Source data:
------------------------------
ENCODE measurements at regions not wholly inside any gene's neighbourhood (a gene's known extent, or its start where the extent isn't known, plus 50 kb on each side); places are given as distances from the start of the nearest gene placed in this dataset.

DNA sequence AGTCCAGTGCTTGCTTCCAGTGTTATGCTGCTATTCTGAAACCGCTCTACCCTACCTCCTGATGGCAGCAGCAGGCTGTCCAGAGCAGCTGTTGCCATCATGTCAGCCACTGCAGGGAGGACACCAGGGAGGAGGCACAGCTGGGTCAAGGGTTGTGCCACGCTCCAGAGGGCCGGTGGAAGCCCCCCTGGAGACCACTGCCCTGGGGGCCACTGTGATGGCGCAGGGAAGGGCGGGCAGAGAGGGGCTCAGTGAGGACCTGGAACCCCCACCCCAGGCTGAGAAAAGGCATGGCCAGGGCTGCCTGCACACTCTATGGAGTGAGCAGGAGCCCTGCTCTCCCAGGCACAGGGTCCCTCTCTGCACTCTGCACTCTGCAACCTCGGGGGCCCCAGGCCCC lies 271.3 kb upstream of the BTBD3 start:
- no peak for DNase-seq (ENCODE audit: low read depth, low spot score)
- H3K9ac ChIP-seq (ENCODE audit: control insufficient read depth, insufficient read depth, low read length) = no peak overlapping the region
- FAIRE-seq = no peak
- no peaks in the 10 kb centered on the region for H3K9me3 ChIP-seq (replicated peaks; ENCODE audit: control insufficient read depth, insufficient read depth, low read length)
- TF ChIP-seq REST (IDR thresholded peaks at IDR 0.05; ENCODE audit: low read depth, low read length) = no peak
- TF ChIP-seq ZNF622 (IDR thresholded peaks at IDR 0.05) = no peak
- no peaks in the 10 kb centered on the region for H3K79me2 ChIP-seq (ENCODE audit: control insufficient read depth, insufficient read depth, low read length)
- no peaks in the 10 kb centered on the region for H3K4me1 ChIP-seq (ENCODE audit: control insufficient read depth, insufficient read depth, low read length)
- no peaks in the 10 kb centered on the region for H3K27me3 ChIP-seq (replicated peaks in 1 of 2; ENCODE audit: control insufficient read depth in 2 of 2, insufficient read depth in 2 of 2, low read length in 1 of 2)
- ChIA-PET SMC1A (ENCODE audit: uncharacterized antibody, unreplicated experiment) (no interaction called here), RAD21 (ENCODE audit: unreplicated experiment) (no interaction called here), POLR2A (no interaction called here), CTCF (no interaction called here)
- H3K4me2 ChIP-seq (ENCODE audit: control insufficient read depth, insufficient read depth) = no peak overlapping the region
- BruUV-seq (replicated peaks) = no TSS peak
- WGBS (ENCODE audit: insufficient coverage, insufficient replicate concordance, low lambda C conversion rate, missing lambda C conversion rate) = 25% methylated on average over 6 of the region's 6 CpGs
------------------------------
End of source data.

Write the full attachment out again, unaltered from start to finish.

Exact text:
ENCODE measurements at regions not wholly inside any gene's neighbourhood (a gene's known extent, or its start where the extent isn't known, plus 50 kb on each side); places are given as distances from the start of the nearest gene placed in this dataset.

DNA sequence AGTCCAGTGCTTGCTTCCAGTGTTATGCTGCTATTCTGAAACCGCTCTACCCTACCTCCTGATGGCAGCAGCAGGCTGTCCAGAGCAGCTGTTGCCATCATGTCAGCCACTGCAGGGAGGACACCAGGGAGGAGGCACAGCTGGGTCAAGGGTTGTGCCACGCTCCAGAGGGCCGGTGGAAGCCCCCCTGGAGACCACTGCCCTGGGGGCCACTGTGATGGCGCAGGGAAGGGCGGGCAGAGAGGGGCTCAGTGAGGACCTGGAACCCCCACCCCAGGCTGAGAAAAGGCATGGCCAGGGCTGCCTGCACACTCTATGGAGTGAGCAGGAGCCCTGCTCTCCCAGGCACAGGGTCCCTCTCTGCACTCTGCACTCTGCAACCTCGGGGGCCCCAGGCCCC lies 271.3 kb upstream of the BTBD3 start:
- no peak for DNase-seq (ENCODE audit: low read depth, low spot score)
- H3K9ac ChIP-seq (ENCODE audit: control insufficient read depth, insufficient read depth, low read length) = no peak overlapping the region
- FAIRE-seq = no peak
- no peaks in the 10 kb centered on the region for H3K9me3 ChIP-seq (replicated peaks; ENCODE audit: control insufficient read depth, insufficient read depth, low read length)
- TF ChIP-seq REST (IDR thresholded peaks at IDR 0.05; ENCODE audit: low read depth, low read length) = no peak
- TF ChIP-seq ZNF622 (IDR thresholded peaks at IDR 0.05) = no peak
- no peaks in the 10 kb centered on the region for H3K79me2 ChIP-seq (ENCODE audit: control insufficient read depth, insufficient read depth, low read length)
- no peaks in the 10 kb centered on the region for H3K4me1 ChIP-seq (ENCODE audit: control insufficient read depth, insufficient read depth, low read length)
- no peaks in the 10 kb centered on the region for H3K27me3 ChIP-seq (replicated peaks in 1 of 2; ENCODE audit: control insufficient read depth in 2 of 2, insufficient read depth in 2 of 2, low read length in 1 of 2)
- ChIA-PET SMC1A (ENCODE audit: uncharacterized antibody, unreplicated experiment) (no interaction called here), RAD21 (ENCODE audit: unreplicated experiment) (no interaction called here), POLR2A (no interaction called here), CTCF (no interaction called here)
- H3K4me2 ChIP-seq (ENCODE audit: control insufficient read depth, insufficient read depth) = no peak overlapping the region
- BruUV-seq (replicated peaks) = no TSS peak
- WGBS (ENCODE audit: insufficient coverage, insufficient replicate concordance, low lambda C conversion rate, missing lambda C conversion rate) = 25% methylated on average over 6 of the region's 6 CpGs